Diphosphonates: history and mechanisms of action


Diphosphonates: history and mechanisms of action


Fleisch H


Metabolic Bone Disease & Related Research




Humans; Animals; Non-U.S. Gov't; Research Support; Clodronate; Bone Resorption/drug effects; Calcification; Calcinosis/drug therapy; Calcium Phosphates/metabolism; Clodronic Acid; Diphosphates/pharmacology; Diphosphonates/metabolism/pharmacology/therapeutic use; Etidronic Acid/pharmacology; Methylene Chloride; Physiologic/drug effects; Polyphosphates/pharmacology


The history of diphosphonates began with studies of inorganic pyrophosphate. This compound was found to occur in many biological fluids and inhibited the precipitation of calcium phosphates. It also slowed the transformation of amorphous calcium phosphate to its crystalline form, and inhibited crystal aggregation and dissolution. These observations suggested that it might be a compound of physiological or pathophysiological significance, perhaps in hypophosphatasia and in renal lithiasis. Diphosphonates are compounds where the P-O-P bond of pyrophosphate is replaced by a P-C-P bond. Many diphosphonates have been synthesized and tested and some relationship of their structure to the spectrum of biological effects has been observed. These analogues have similar properties to pyrophosphate, but unlike pyrophosphate they are resistant to enzymic degradation. Their experimental properties have led to their clinical development as bone scanning agents and in the treatment of disorders of ectopic mineralization and increased bone resorption.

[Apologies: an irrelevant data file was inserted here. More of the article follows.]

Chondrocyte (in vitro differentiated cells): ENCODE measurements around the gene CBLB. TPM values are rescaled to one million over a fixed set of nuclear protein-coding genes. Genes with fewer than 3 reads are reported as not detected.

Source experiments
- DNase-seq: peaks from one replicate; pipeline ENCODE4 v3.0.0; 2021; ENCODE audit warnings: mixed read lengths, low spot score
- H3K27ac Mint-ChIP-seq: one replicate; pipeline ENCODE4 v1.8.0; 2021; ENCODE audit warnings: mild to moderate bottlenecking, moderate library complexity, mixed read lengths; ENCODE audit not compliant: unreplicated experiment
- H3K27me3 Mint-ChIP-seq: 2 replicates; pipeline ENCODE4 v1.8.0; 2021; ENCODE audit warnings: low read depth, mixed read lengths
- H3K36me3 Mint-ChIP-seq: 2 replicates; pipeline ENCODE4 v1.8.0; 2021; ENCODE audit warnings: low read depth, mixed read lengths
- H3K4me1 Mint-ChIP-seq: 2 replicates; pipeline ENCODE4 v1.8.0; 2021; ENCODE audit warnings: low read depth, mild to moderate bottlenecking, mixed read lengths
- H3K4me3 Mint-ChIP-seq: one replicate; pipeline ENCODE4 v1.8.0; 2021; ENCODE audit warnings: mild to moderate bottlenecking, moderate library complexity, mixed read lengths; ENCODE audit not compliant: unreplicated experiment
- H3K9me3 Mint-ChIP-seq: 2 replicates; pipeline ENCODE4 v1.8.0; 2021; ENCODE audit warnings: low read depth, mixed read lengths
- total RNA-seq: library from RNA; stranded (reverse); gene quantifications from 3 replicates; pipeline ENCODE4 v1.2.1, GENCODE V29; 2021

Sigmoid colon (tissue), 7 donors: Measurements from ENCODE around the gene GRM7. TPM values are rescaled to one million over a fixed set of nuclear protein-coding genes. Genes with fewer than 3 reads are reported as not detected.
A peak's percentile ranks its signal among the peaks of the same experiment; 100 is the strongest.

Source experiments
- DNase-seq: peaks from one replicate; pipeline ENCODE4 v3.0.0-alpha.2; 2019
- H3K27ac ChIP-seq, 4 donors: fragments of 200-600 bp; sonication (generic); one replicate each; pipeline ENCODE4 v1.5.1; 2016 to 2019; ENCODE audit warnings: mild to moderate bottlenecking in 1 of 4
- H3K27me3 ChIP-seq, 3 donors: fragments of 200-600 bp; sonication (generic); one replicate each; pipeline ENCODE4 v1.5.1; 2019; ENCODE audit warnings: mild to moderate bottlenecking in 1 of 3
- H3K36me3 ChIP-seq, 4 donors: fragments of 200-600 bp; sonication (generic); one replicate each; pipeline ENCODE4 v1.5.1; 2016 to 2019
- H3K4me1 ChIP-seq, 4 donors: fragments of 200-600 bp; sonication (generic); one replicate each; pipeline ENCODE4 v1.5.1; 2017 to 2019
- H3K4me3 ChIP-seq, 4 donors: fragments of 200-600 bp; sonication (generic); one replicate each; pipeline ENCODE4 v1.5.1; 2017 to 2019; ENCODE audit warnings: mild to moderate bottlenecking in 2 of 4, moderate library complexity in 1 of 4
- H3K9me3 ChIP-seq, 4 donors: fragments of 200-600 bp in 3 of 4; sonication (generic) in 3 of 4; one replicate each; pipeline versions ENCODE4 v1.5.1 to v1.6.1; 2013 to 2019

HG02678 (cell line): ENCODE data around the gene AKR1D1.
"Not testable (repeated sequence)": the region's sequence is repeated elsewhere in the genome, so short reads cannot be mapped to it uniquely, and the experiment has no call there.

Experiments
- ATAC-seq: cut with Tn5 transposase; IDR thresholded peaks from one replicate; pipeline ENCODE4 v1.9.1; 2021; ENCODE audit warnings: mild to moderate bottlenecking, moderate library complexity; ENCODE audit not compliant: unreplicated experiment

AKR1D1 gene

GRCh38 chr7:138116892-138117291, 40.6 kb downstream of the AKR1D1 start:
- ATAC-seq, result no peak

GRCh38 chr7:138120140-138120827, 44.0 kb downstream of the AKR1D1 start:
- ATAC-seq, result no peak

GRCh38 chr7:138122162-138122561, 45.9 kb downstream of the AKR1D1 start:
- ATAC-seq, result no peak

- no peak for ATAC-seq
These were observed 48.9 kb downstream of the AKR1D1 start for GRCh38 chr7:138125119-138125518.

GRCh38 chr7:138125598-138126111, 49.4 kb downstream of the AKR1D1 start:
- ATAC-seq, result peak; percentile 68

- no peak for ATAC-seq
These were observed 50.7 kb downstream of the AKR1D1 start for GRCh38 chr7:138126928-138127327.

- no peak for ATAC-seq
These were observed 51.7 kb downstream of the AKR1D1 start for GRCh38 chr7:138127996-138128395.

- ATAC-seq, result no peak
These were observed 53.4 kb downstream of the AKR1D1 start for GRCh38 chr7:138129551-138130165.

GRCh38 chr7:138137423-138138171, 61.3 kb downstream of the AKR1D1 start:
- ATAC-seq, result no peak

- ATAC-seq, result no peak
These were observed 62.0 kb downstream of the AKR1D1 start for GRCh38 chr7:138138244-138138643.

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Fleisch H, “Diphosphonates: history and mechanisms of action,” Pediatric Palliative Care Library, accessed October 3, 2023, https://pedpalascnetlibrary.omeka.net/items/show/12540.